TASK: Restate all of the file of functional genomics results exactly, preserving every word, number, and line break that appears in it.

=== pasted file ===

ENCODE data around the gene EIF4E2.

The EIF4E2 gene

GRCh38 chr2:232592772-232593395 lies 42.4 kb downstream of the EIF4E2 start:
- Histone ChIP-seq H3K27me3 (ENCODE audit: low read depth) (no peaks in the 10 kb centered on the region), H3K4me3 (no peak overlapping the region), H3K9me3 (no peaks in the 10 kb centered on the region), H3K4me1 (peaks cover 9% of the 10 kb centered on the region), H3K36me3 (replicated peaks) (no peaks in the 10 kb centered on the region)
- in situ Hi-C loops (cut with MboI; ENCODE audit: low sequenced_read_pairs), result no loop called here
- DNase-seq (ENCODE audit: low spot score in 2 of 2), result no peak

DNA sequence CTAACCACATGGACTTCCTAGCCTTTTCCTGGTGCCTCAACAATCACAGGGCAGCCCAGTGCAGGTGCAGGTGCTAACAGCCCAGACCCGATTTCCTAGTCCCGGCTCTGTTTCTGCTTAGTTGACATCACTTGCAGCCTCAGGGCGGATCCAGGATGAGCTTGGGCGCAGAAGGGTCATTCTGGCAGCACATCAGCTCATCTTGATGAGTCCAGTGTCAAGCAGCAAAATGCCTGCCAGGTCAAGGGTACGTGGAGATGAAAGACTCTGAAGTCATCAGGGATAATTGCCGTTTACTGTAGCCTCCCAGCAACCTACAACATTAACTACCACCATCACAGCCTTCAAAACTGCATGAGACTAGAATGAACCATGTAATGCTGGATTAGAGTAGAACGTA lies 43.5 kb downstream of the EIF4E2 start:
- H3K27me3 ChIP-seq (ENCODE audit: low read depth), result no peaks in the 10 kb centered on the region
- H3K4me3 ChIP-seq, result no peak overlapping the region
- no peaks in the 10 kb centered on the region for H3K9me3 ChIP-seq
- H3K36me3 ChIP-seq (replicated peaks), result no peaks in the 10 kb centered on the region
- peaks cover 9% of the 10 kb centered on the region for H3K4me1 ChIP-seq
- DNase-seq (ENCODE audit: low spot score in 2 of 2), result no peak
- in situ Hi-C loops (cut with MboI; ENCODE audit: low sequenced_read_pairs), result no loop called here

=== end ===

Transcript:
ENCODE data around the gene EIF4E2.

The EIF4E2 gene

GRCh38 chr2:232592772-232593395 lies 42.4 kb downstream of the EIF4E2 start:
- Histone ChIP-seq H3K27me3 (ENCODE audit: low read depth) (no peaks in the 10 kb centered on the region), H3K4me3 (no peak overlapping the region), H3K9me3 (no peaks in the 10 kb centered on the region), H3K4me1 (peaks cover 9% of the 10 kb centered on the region), H3K36me3 (replicated peaks) (no peaks in the 10 kb centered on the region)
- in situ Hi-C loops (cut with MboI; ENCODE audit: low sequenced_read_pairs), result no loop called here
- DNase-seq (ENCODE audit: low spot score in 2 of 2), result no peak

DNA sequence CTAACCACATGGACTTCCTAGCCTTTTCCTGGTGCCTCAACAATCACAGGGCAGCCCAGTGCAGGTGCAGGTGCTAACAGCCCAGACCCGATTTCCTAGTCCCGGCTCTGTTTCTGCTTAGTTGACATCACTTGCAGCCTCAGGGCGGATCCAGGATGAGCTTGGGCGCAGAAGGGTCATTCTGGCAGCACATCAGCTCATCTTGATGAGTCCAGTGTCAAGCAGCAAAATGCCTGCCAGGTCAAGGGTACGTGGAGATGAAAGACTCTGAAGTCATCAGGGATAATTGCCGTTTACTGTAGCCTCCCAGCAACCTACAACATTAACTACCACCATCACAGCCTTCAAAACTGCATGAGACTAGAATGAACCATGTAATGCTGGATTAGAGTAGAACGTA lies 43.5 kb downstream of the EIF4E2 start:
- H3K27me3 ChIP-seq (ENCODE audit: low read depth), result no peaks in the 10 kb centered on the region
- H3K4me3 ChIP-seq, result no peak overlapping the region
- no peaks in the 10 kb centered on the region for H3K9me3 ChIP-seq
- H3K36me3 ChIP-seq (replicated peaks), result no peaks in the 10 kb centered on the region
- peaks cover 9% of the 10 kb centered on the region for H3K4me1 ChIP-seq
- DNase-seq (ENCODE audit: low spot score in 2 of 2), result no peak
- in situ Hi-C loops (cut with MboI; ENCODE audit: low sequenced_read_pairs), result no loop called here